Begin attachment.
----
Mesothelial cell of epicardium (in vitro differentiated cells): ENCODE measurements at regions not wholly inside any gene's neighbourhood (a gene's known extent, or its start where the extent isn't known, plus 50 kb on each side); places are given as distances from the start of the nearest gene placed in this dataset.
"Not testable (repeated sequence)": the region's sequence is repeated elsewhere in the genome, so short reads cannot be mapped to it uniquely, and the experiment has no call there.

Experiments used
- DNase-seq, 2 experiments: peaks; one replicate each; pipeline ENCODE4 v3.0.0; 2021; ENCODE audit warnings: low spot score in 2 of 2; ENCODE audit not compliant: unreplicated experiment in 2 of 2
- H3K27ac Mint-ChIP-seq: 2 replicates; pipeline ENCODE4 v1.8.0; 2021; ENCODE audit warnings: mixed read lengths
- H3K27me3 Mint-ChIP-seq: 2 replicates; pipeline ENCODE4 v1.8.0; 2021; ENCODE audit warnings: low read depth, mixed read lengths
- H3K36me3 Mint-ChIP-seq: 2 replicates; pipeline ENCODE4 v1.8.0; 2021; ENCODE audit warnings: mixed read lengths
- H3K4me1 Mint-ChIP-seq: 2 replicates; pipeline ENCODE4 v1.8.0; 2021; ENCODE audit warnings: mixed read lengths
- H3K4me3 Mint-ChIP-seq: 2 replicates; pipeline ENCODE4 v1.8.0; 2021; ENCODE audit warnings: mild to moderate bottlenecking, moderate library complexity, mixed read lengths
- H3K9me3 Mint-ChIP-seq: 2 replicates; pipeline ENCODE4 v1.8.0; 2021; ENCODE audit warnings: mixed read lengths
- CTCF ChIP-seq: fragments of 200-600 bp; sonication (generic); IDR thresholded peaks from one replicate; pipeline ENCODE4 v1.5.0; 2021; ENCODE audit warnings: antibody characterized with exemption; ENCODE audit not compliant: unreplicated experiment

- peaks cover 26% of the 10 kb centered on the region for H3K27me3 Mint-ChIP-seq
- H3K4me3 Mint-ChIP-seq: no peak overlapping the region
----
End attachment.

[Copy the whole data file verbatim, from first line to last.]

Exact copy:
Mesothelial cell of epicardium (in vitro differentiated cells): ENCODE measurements at regions not wholly inside any gene's neighbourhood (a gene's known extent, or its start where the extent isn't known, plus 50 kb on each side); places are given as distances from the start of the nearest gene placed in this dataset.
"Not testable (repeated sequence)": the region's sequence is repeated elsewhere in the genome, so short reads cannot be mapped to it uniquely, and the experiment has no call there.

Experiments used
- DNase-seq, 2 experiments: peaks; one replicate each; pipeline ENCODE4 v3.0.0; 2021; ENCODE audit warnings: low spot score in 2 of 2; ENCODE audit not compliant: unreplicated experiment in 2 of 2
- H3K27ac Mint-ChIP-seq: 2 replicates; pipeline ENCODE4 v1.8.0; 2021; ENCODE audit warnings: mixed read lengths
- H3K27me3 Mint-ChIP-seq: 2 replicates; pipeline ENCODE4 v1.8.0; 2021; ENCODE audit warnings: low read depth, mixed read lengths
- H3K36me3 Mint-ChIP-seq: 2 replicates; pipeline ENCODE4 v1.8.0; 2021; ENCODE audit warnings: mixed read lengths
- H3K4me1 Mint-ChIP-seq: 2 replicates; pipeline ENCODE4 v1.8.0; 2021; ENCODE audit warnings: mixed read lengths
- H3K4me3 Mint-ChIP-seq: 2 replicates; pipeline ENCODE4 v1.8.0; 2021; ENCODE audit warnings: mild to moderate bottlenecking, moderate library complexity, mixed read lengths
- H3K9me3 Mint-ChIP-seq: 2 replicates; pipeline ENCODE4 v1.8.0; 2021; ENCODE audit warnings: mixed read lengths
- CTCF ChIP-seq: fragments of 200-600 bp; sonication (generic); IDR thresholded peaks from one replicate; pipeline ENCODE4 v1.5.0; 2021; ENCODE audit warnings: antibody characterized with exemption; ENCODE audit not compliant: unreplicated experiment

- peaks cover 26% of the 10 kb centered on the region for H3K27me3 Mint-ChIP-seq
- H3K4me3 Mint-ChIP-seq: no peak overlapping the region